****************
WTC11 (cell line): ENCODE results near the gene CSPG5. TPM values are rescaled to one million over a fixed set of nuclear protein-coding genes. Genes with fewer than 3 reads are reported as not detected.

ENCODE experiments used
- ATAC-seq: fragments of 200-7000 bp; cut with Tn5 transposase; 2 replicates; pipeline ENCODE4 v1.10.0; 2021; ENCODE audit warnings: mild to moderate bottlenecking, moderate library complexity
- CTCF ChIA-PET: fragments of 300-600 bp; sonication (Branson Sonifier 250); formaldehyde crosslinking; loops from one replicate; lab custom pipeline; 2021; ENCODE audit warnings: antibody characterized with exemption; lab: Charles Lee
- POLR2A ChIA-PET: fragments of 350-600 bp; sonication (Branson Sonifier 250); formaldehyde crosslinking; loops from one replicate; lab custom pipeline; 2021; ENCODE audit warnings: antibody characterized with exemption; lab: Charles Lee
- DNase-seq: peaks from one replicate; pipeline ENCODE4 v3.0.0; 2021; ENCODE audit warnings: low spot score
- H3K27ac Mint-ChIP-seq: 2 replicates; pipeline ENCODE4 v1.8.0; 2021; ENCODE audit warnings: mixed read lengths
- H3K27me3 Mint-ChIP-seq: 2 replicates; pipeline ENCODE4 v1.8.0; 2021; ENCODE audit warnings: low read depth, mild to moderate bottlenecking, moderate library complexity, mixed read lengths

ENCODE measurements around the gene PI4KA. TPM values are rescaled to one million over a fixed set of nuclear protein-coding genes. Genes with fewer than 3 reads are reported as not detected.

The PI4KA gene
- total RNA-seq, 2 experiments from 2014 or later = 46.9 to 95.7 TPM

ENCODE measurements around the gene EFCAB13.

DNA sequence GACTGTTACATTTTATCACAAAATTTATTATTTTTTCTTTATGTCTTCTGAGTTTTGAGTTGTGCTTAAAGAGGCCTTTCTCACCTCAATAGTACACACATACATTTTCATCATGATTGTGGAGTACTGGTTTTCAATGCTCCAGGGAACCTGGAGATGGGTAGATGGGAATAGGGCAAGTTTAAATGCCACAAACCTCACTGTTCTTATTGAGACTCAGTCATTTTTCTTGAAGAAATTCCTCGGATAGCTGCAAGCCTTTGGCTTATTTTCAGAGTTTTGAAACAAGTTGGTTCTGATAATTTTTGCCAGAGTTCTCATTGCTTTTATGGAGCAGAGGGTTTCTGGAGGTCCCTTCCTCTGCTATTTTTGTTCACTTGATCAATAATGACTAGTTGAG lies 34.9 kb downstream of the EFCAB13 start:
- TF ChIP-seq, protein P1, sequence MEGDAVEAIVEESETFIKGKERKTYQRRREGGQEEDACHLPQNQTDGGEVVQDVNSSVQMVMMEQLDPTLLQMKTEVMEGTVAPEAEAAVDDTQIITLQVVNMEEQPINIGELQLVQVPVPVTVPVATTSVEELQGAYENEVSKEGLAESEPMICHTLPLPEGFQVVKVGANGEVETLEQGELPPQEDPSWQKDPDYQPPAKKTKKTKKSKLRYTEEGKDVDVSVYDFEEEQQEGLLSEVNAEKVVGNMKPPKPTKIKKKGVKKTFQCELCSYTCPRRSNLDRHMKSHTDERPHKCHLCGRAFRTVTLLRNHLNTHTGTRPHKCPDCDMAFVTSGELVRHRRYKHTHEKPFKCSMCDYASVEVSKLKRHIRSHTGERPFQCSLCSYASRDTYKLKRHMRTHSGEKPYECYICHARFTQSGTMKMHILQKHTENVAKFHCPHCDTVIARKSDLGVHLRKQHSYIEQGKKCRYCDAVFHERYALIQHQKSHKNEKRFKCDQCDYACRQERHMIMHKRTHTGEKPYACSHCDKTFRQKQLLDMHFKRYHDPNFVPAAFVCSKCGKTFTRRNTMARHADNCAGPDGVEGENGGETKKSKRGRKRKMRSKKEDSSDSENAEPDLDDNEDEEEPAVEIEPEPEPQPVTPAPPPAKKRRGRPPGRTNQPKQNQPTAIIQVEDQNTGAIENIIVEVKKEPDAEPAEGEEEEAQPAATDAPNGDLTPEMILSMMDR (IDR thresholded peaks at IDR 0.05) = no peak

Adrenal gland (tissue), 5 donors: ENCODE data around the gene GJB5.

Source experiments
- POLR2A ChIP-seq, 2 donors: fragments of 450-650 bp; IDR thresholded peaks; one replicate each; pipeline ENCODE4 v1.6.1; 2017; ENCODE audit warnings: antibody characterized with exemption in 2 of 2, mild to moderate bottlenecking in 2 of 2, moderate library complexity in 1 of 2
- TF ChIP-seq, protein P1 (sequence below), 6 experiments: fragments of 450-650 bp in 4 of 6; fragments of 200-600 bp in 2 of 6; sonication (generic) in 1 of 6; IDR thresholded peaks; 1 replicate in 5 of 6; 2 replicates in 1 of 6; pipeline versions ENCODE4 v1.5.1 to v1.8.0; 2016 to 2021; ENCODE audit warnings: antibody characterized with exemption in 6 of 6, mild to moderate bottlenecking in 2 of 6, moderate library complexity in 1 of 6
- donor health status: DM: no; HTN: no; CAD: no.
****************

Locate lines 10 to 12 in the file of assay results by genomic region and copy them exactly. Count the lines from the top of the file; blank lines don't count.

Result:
The PI4KA gene
- total RNA-seq, 2 experiments from 2014 or later = 46.9 to 95.7 TPM

ENCODE measurements around the gene EFCAB13.